The Morning Coffee – 26 July 2012

Here are a few posts to read this morning.

  • A decade of digital media flops and predictions (paidContent)
  • The End of the Beginning of the Future of Bookstores (Ampersand)

  • The Fair Use Ebook Crack (American Libraries Magazine)
  • Goodreads has a structural problem (VacuousMinx)
  • Latest Ars Technica OS X review has bumpy road to e-book release (TeleRead)
  • Media-to-E-Book Trend Continues: Chronicle of Higher Education Publishes First E-Book (Digital Book World)
  • Why Amazon Shouldn't Be in the Hardware Business (TIME.com)
  • Your Unspecial Antitrust Snowflake (Courtney Milan’s Blog)
  • That last link is especially worth reading. It deflates all of the "publishing is special" balloons.

    About Nate Hoffelder (11372 Articles)
    Nate Hoffelder is the founder and editor of The Digital Reader: "I've been into reading ebooks since forever, but I only got my first ereader in July 2007. Everything quickly spiraled out of control from there. Before I started this blog in January 2010 I covered ebooks, ebook readers, and digital publishing for about 2 years as a part of MobileRead Forums. It's a great community, and being a member is a joy. But I thought I could make something out of how I covered the news for MobileRead, so I started this blog."

    6 Comments on The Morning Coffee – 26 July 2012

    1. The problem with “Your Unspecial Antitrust Snowflake” is that it is about price fixing and the DOJ lawsuit is not about price fixing; it is about conspiring to price fix. The DOJ says that the price fixing is OK as long as two or more publishers don’t agree in advance to price fix on the same day at the same time. Do not forget that Random House is not part of the antitrust suit even though it is “price fixing.” Constantly lost in the arguments in support of the DOJ settlement is that the settling defendants can return to price fixing after a couple of years with the DOJ’s approval. The suit is about conspiracy not about price fixing.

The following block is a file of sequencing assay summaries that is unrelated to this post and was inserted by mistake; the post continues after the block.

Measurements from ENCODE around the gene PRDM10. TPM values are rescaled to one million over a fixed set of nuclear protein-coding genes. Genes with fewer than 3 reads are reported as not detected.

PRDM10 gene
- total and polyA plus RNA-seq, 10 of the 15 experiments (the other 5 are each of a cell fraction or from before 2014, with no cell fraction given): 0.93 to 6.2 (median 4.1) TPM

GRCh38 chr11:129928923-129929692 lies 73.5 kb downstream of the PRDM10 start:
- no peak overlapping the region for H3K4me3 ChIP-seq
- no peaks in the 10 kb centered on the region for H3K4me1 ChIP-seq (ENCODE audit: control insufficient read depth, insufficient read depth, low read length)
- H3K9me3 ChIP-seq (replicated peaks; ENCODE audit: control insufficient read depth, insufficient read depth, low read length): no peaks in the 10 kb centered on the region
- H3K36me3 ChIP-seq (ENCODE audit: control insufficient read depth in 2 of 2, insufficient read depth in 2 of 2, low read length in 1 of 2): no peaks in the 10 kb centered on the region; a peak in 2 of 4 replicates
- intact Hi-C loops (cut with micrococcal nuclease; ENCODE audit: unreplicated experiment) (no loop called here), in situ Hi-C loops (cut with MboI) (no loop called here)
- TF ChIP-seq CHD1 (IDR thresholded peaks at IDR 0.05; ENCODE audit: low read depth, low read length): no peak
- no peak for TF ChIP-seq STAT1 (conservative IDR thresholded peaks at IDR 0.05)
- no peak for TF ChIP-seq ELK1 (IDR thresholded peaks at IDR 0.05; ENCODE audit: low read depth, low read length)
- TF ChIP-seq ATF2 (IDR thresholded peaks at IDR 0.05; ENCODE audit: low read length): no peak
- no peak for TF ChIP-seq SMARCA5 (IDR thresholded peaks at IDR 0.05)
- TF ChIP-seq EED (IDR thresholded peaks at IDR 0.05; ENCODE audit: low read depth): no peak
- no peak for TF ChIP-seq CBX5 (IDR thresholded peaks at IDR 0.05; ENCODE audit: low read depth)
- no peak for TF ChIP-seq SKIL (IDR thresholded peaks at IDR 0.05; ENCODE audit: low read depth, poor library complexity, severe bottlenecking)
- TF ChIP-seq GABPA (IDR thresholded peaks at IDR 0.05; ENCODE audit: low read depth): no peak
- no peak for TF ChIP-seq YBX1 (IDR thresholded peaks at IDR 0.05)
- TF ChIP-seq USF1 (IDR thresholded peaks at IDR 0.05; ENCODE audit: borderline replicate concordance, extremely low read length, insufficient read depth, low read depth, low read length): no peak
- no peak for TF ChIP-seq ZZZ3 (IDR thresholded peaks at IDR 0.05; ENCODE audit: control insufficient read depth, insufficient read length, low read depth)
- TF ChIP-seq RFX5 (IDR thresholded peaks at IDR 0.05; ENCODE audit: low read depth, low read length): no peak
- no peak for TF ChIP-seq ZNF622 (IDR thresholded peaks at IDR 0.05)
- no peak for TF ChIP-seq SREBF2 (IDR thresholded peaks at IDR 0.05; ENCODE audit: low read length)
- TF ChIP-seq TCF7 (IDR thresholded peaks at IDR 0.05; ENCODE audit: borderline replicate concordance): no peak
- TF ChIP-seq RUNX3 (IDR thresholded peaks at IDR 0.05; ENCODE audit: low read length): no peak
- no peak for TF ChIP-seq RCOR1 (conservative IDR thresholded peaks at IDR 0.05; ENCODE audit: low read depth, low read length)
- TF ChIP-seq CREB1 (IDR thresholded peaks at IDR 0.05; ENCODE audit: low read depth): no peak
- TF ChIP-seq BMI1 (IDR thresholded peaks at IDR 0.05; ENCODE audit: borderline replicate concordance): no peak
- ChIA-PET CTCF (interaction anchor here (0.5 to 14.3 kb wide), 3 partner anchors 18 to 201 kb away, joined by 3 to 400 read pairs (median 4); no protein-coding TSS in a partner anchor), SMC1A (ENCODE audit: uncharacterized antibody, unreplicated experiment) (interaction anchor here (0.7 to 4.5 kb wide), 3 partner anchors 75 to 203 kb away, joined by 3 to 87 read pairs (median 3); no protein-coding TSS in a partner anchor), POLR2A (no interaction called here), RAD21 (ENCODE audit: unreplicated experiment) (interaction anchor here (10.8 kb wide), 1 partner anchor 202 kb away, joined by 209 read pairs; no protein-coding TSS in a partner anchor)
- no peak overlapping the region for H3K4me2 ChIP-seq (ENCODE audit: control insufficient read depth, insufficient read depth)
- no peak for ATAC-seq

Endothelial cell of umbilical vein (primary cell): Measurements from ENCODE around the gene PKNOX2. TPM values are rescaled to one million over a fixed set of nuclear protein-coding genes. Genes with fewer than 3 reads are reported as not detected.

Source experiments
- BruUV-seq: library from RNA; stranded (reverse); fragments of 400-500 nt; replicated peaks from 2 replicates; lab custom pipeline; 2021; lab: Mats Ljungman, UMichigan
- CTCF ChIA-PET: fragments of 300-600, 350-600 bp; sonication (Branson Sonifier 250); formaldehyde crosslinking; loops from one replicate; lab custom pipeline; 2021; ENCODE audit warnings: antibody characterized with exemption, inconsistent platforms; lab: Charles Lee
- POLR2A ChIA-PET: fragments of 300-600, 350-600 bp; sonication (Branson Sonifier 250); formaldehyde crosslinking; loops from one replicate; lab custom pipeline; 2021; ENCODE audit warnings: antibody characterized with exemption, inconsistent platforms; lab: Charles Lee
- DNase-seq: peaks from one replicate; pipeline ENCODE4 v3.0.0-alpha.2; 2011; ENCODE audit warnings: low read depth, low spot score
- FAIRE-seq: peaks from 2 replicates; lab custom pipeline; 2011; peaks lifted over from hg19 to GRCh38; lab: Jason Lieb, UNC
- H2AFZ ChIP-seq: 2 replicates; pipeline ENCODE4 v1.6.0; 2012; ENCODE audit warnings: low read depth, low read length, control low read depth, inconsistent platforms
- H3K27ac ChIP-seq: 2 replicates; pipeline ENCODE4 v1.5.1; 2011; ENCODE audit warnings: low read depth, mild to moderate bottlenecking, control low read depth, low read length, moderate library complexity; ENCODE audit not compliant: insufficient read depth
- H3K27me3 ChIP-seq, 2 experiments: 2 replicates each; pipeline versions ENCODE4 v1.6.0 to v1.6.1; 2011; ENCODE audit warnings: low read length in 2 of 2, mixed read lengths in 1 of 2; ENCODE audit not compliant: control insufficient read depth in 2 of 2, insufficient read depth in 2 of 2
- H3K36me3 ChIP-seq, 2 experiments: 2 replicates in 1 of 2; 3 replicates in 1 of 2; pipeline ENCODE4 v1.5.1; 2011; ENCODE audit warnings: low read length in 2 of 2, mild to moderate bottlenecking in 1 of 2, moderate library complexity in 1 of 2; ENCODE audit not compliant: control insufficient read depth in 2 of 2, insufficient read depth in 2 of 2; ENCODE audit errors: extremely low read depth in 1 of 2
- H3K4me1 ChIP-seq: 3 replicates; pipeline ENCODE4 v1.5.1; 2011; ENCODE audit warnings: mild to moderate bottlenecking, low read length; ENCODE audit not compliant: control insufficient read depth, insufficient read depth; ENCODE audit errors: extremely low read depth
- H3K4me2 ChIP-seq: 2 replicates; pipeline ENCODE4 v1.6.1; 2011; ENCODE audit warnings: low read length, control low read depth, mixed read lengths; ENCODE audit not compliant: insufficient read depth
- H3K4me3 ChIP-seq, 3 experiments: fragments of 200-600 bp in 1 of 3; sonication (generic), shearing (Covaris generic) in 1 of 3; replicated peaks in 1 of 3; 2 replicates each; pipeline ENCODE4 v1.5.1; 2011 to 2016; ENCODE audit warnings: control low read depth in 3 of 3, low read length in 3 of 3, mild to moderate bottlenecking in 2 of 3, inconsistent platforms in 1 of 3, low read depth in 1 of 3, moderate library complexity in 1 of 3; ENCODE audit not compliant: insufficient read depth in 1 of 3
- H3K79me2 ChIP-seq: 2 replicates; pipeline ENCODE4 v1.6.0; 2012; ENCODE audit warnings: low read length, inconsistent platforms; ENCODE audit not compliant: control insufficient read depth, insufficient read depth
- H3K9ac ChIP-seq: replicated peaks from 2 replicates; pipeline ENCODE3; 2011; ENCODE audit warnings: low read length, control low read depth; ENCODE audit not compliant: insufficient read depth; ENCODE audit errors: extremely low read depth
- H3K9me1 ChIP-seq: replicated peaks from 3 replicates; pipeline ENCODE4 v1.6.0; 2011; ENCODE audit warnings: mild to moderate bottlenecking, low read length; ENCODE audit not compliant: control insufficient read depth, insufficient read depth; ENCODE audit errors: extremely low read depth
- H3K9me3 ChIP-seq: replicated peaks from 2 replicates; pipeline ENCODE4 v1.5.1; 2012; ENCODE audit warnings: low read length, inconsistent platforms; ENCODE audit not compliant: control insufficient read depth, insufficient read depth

• That’s not quite true. Anti-trust action was always about the conspiracy, not the activity.

        And I wonder if letting publishers go back to their old ways was the DOJ throwing them a bone. This way they might not fight as hard.

        • That was my read. They settled quicky so they got a slap on the wrist and were left alone to deal with the class-action suits.
          The ones fighting?
          If it actually gets to trial and they don’t settle the night before…
          Well, the DOJ got very testy reading the clueless comments. And the Judge has to wade through them, too.
          She might not be in a good mood if the thing gets to trial and might decide to, ahem, throw the book at them.

      • And in a big ole ditto to what Nate said, check out wikipedia’s definition of price fixing. “Price fixing requires a conspiracy between sellers or buyers. The purpose is to coordinate pricing for mutual benefit of the traders.” When a single player sets a price, it is not called price fixing. I think terms like “retail price maintenance” or “resale price maintenance” are used. RPM has been treated as illegal for part of our history in the US but is increasingly treated as legal.

        But RPM != price fixing, and price fixing requires collusion.

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